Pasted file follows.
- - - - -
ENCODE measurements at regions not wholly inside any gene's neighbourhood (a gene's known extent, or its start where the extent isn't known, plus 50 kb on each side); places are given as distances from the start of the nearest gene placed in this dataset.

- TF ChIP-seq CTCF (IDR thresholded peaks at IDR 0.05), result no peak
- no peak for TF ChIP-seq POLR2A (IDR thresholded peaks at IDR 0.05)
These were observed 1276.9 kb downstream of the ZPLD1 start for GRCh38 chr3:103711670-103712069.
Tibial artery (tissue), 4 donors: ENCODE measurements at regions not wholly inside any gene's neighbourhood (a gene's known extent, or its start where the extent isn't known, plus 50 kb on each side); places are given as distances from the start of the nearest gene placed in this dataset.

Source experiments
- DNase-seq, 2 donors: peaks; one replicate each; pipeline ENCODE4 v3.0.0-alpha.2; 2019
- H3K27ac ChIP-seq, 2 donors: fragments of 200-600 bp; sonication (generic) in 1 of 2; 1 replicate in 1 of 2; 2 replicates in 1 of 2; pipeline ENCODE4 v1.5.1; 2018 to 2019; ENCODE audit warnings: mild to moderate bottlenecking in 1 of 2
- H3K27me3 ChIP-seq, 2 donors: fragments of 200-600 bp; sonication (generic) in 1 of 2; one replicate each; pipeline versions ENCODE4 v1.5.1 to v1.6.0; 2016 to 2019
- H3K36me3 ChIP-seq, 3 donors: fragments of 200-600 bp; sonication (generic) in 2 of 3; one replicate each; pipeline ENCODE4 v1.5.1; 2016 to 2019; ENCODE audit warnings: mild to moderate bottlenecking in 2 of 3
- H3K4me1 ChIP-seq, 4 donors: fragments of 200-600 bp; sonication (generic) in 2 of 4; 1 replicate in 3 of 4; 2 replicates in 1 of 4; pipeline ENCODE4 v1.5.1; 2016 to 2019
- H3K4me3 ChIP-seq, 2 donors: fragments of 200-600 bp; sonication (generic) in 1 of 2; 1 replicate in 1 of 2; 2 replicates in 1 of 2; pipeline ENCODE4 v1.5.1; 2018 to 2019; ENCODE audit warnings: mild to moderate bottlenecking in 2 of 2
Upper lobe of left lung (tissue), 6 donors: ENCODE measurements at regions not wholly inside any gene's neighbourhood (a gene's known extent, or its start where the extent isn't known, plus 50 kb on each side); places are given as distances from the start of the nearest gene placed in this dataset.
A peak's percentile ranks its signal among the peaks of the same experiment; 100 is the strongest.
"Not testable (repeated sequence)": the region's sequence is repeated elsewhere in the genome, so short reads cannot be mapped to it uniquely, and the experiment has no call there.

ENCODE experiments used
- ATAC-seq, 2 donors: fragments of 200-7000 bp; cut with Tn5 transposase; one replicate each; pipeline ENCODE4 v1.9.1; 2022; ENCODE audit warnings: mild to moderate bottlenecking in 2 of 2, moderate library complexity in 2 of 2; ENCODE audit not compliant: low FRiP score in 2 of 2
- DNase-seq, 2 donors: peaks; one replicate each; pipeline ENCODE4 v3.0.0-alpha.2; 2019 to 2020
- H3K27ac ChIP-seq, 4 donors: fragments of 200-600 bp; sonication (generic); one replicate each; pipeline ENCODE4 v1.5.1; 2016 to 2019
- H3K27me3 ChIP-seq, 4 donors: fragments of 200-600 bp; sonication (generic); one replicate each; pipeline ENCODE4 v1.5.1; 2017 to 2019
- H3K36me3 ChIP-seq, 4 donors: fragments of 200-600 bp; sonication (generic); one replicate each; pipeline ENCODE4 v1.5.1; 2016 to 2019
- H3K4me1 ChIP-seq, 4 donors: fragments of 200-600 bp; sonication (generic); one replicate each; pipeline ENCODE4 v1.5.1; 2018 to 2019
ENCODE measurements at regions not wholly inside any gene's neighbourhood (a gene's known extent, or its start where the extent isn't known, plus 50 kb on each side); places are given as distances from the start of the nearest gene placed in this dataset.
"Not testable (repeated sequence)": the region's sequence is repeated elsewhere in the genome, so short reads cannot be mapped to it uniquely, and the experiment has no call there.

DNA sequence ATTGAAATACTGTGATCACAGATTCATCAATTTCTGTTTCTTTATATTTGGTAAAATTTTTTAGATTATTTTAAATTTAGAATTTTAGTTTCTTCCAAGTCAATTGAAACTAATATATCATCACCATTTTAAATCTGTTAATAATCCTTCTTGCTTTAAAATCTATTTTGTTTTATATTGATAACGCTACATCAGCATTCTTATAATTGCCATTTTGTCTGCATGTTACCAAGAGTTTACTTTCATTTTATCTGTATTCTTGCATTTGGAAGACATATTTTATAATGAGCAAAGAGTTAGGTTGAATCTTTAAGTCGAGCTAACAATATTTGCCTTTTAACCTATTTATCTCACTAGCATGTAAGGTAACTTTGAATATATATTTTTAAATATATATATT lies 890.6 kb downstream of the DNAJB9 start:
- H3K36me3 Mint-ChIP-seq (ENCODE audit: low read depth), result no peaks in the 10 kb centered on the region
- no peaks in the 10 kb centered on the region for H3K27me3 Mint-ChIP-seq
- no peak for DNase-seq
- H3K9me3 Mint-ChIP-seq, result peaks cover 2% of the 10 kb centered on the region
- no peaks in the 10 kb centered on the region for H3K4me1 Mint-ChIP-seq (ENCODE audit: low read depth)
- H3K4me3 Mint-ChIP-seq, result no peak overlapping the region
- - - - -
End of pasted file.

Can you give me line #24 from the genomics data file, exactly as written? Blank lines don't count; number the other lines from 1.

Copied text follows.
"Not testable (repeated sequence)": the region's sequence is repeated elsewhere in the genome, so short reads cannot be mapped to it uniquely, and the experiment has no call there.